The stories are imbedded in your life, your music, your career, your lyrics, and your inspiration. All you have to do is apply a simple process to formalize the narrative. Then you can string a thread from all of those pieces that illustrates an overview of your entire career and creates a philosophy that resonates deeply with your fans.

Try this:

Go though every song you have ever written or played and ponder the most interesting thing about each one. It could be something you are doing musically, a technique you are using, your inspiration, or an idea you are trying to articulate with the song. It could have something to do with the instrumentation, the lyrics, the arrangements, the context of the music, or the band dynamics when you recorded the song. It could be about the traditions that you are drawing from, adapting, or changing. It could be an experience from your tour or feedback from a fan. Well, I think you get the idea.

For each song, write that singular element on a post-it note and stick it on your wall. Then rearrange, expand, and rearticulate the narrative as your catalogue grows and your music matures.

That is your story: A living, breathing, evolving, aspect of the art that you have been creating the whole time.

I sure do spend a lot of time talking about non-audio topics. I guess it’s because I’ve worn different hats in this business. Sure, the sound-dude hat has always been the one that fit me best, and also the one that I’ve always worn – but even so.

There’s a certain point where a production tech starts to notice and internalize various other aspects of the business. Because we see so much of what goes on behind the scenes that are, themselves, behind OTHER scenes, audio and lighting craftspeople can develop a certain sense about how the show fits into a much bigger picture.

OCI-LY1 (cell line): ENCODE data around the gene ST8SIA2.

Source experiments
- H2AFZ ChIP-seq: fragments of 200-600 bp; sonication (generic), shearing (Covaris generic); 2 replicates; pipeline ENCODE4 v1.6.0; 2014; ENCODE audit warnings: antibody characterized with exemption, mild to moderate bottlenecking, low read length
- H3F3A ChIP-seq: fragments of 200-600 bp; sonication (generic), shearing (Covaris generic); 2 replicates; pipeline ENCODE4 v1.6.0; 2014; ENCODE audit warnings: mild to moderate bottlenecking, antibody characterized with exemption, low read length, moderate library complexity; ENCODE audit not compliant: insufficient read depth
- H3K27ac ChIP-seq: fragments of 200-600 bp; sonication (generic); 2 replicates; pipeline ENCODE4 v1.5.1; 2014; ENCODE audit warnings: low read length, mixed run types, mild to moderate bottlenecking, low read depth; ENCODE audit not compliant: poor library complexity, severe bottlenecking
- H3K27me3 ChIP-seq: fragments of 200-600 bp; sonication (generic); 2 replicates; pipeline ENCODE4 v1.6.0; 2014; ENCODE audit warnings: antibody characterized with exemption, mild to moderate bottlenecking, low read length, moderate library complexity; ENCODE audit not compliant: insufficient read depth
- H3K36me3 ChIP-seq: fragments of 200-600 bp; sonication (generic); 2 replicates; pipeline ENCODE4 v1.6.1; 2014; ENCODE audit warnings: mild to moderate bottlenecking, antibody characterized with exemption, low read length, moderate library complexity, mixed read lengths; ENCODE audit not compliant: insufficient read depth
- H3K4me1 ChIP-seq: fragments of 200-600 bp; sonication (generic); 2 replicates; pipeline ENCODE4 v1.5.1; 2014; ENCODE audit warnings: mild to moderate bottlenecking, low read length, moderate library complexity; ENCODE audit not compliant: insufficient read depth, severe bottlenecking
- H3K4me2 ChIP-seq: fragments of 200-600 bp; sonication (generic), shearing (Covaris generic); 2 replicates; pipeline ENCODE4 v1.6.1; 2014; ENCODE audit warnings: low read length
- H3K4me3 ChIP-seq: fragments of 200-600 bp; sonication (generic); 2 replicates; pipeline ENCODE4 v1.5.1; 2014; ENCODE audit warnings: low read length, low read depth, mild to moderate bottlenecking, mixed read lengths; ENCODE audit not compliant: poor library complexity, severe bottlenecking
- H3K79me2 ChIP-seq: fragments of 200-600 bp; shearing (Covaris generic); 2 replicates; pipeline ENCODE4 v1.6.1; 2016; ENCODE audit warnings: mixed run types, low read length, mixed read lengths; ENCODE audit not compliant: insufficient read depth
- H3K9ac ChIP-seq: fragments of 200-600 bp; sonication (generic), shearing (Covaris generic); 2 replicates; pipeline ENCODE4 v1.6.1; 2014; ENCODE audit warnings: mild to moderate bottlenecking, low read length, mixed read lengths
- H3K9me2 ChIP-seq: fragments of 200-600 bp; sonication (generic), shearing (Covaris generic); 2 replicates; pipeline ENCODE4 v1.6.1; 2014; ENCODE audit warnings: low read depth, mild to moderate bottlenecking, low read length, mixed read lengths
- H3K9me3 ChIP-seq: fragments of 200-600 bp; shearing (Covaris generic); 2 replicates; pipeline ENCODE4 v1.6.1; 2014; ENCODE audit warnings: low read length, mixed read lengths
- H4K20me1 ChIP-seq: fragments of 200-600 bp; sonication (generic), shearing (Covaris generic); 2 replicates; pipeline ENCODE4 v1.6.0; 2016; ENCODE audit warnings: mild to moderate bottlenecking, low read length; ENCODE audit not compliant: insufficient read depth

For me personally, this “dip” into the other aspects of the business was pretty deep…because I used to run an all-ages venue in Salt Lake. Like I said, my main role was to be an audio tech, but I also did all the booking, financial, general admin, and janitorial work. It was a BLAST, and I developed quite an appreciation for the “full spectrum” of the live-music biz.

I also developed quite an appreciation for bands that were great to work with. Concurrently, I began keeping a mental list of things that made me never want to see a band again, ever. This article is all about putting that list (or bits of it) into a written form. What’s odd about an article like this is that you wouldn’t think it would be necessary – you’d suppose that all of this is common sense. However, these issues do come up again and again, which suggests to me that maybe all of this ISN’T common sense.

…and please be assured that nothing in this article is meant to be “snarky.” I love bands, and I want you guys to succeed.

That sometimes means that things get a little pointed, though.

Also: Be aware that my opinions and perceptions may or may not reflect anyone else’s opinions and perceptions.

Shall we begin? Here’s how to influence people to not book you:

Bring Nobody To Your Show. Act Like It’s The Venue’s Fault.